Historical artwork will uncover the hidden lessons of history if we are willing to look and learn. As America begins to rewrite its history after years of whitewashing and placing Black people on the sidelines and rendering them invisible, now is the time to reinterpret the paintings of bygone eras. Historical paintings that included Black people - particularly Black children in scenes with white people - portray them as anonymous, invisible background characters without an identity or a voice. A reevaluation of history makes the Black children in these paintings the main story rather than a side note. We are left to guess who they are. Who are these children, and where are their parents?

For example, consider a 1719 painting of Elihu Yale, the British aristocrat and namesake of Yale University, which was presumably painted by John Verelst, a Dutch artist. Yale, who profited from the slave trade, as did his relatives in New Haven, Connecticut, is depicted with other wealthy white male family members in London. White children, likely Yale’s grandchildren, are playing in the background.

Standing next to the men is a Black boy, around 10 years old, wearing a metal collar around his neck. Although there is no evidence Yale owned slaves, someone - one of the other men - owned this child, who was likely stolen from his parents in West Africa or the West Indies as part of the slave trade. Including an enslaved African boy in this painting allowed Yale, a wealthy white man to display his high status. As the search for the identity of the Black boy continues, the painting shines the spotlight on Yale University’s ties to the slave trade, and is a reminder of the immense wealth that poured into London from the kidnap and sale of African people.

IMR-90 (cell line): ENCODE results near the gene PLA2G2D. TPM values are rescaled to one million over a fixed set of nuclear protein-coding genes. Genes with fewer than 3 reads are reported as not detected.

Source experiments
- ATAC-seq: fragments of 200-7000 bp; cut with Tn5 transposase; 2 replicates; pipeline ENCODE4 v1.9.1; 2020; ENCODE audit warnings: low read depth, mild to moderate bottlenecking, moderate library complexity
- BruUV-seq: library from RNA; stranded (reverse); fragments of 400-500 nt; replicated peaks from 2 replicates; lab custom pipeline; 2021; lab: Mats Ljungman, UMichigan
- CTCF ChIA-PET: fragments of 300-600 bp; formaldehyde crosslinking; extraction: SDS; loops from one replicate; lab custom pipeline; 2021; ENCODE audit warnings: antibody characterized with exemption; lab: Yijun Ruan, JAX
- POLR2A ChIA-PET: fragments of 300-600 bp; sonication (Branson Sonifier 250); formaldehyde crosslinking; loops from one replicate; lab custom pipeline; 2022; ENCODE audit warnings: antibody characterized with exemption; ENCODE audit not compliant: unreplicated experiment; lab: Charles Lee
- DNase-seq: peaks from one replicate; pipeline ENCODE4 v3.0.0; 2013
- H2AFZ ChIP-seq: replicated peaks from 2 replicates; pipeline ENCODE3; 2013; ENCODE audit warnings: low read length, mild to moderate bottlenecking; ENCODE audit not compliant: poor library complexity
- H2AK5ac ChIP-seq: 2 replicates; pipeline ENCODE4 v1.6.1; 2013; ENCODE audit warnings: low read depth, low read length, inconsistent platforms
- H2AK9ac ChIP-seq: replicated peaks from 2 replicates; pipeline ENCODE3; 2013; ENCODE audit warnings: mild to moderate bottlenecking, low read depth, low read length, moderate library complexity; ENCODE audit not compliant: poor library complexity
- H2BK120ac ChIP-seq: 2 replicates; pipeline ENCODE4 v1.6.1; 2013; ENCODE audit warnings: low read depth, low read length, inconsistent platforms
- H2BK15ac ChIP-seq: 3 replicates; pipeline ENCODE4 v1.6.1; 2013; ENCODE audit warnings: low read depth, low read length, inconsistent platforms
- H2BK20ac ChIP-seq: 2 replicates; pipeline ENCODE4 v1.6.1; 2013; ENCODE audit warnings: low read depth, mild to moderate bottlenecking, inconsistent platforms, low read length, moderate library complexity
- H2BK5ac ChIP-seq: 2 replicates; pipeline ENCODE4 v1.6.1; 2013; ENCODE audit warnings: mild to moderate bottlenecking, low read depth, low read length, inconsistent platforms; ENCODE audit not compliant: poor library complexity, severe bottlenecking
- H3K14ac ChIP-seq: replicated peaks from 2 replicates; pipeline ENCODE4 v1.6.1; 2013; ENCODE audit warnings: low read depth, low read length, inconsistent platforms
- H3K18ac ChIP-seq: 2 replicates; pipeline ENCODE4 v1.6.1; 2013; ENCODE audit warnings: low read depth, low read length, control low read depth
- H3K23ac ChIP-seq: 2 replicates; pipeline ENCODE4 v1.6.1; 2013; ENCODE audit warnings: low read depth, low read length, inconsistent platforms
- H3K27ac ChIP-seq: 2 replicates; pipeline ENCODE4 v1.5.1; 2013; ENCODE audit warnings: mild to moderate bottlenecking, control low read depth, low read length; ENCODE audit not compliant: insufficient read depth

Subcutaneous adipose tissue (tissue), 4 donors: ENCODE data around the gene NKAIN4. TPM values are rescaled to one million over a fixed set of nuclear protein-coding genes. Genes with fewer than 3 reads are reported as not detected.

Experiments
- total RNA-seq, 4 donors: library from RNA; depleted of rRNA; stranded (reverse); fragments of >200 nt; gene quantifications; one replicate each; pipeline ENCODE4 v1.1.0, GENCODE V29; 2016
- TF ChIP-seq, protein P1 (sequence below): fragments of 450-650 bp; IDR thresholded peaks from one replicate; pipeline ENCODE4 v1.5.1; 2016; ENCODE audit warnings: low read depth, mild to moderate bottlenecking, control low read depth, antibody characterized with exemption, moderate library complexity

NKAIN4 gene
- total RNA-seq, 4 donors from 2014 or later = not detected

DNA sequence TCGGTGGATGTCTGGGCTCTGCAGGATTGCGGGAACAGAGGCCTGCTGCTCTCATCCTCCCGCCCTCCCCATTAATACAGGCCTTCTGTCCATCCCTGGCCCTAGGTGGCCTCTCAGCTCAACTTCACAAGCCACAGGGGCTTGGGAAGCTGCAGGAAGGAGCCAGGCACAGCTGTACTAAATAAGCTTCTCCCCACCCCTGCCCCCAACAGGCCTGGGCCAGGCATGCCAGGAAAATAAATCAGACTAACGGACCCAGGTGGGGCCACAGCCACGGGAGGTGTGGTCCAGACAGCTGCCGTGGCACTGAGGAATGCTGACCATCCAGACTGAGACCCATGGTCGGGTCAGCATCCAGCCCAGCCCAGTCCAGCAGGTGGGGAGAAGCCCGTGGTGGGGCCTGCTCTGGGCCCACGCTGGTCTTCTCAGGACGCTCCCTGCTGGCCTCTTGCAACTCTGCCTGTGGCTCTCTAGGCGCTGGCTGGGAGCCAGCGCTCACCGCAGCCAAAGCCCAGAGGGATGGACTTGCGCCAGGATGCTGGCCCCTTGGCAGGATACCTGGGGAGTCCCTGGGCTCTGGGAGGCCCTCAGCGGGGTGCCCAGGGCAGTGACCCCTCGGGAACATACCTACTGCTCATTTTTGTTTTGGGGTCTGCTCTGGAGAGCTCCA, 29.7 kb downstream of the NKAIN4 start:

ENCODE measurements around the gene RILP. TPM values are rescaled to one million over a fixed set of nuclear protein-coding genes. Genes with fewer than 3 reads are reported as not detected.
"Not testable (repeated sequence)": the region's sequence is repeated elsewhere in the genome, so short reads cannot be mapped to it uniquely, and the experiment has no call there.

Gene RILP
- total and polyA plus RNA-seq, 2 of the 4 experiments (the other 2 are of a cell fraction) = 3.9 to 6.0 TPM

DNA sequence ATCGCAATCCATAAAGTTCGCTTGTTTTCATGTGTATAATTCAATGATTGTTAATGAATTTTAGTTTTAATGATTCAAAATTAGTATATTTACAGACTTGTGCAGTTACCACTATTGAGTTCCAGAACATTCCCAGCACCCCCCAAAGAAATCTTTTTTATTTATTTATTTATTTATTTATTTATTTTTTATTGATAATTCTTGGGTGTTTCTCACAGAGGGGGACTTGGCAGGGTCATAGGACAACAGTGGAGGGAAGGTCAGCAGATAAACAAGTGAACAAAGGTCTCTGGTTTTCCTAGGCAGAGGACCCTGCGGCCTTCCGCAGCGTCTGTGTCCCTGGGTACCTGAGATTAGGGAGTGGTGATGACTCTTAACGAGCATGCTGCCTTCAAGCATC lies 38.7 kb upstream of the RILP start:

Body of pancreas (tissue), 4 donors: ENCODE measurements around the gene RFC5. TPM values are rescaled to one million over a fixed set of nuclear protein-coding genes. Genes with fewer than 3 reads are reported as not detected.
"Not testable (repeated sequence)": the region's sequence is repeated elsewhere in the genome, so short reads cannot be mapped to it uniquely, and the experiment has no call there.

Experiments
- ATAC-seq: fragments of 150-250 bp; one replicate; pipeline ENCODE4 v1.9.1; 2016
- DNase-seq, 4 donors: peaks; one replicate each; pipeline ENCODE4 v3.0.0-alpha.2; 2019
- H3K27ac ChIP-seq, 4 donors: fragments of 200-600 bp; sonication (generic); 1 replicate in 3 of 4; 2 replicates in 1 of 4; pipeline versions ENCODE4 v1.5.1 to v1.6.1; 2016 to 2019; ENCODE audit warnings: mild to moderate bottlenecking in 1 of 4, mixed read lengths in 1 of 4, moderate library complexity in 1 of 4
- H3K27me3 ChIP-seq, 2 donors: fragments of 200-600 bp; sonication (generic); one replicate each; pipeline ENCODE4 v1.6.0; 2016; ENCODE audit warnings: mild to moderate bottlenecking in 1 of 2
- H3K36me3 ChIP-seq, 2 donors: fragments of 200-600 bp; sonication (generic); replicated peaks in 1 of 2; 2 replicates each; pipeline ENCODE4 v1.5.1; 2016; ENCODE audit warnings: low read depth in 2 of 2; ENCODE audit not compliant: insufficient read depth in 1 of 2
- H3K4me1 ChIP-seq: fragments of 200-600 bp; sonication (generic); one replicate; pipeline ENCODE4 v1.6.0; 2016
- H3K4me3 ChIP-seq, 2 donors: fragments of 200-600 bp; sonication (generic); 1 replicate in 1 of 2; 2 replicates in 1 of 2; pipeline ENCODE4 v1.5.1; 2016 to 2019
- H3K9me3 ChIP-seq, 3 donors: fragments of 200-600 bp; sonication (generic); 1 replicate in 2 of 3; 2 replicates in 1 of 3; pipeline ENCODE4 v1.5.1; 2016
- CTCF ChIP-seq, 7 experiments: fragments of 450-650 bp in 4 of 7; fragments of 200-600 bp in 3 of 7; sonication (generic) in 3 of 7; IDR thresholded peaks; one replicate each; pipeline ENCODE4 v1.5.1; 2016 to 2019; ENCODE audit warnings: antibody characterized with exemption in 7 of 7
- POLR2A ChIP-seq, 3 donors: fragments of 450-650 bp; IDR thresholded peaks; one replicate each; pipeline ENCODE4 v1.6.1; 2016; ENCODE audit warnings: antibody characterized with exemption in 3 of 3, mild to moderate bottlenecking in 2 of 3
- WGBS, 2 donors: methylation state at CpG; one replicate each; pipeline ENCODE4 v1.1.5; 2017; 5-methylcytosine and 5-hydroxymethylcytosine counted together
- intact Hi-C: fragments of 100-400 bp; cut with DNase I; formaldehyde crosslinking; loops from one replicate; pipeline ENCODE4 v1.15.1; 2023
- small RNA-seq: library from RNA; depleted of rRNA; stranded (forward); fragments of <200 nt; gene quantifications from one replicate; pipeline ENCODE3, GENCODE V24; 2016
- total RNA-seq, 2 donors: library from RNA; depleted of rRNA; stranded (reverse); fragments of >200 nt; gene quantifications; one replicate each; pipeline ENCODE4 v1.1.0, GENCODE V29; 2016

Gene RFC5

Another painting, this time from New Orleans in 1837, begs that we ask the name of the Black boy. Something looks off. The 15-year-old, an enslaved household servant named Bélizaire, property of the Frey family, stands with three white children. However, Bélizaire is well dressed and appears as if he has equal status with the white children, a peer. His skin tone and facial similarities to the other children suggest he may have been their half sibling. The Frey family had sold and bought back Bélizaire, and his image had been expunged after the Civil War, when White people rejected intimacy between the races, and subsequently restored.

Then there were the Dutch Masters paintings, in which Black servants were portrayed in 17th century paintings with the Dutch aristocracy. This was the golden age of Dutch slavery, when the Netherlands was one of the major transatlantic powers, and was in control of New York City, then known as New Amsterdam. At the time, Africans were brought to the Netherlands as gifts to the wealthy. One 1650s work from Jan Mijtens, “Willem van den Kerckhoven and His Family,” shows a Black page in the background handling a horse, his presence signifying the white man’s wealth.

Getting to the bottom of who these Black children were helps us understand the truth about history.

David A. Love, JD - Serves

BlackCommentator.com as Executive

Editor. He is a journalist, commentator,

human rights advocate, a Professor at

the Rutgers University School of

Communication and Information based in

Philadelphia, a contributor to Four

Hundred Souls: A Community History of

African America, 1619-2019, The

Washington Post, theGrio,

AtlantaBlackStar, The Progressive,

CNN.com, Morpheus, NewsWorks and

The Huffington Post. He also blogs at

davidalove.com. Contact Mr. Love and


Bookmark and Share

Bookmark and Share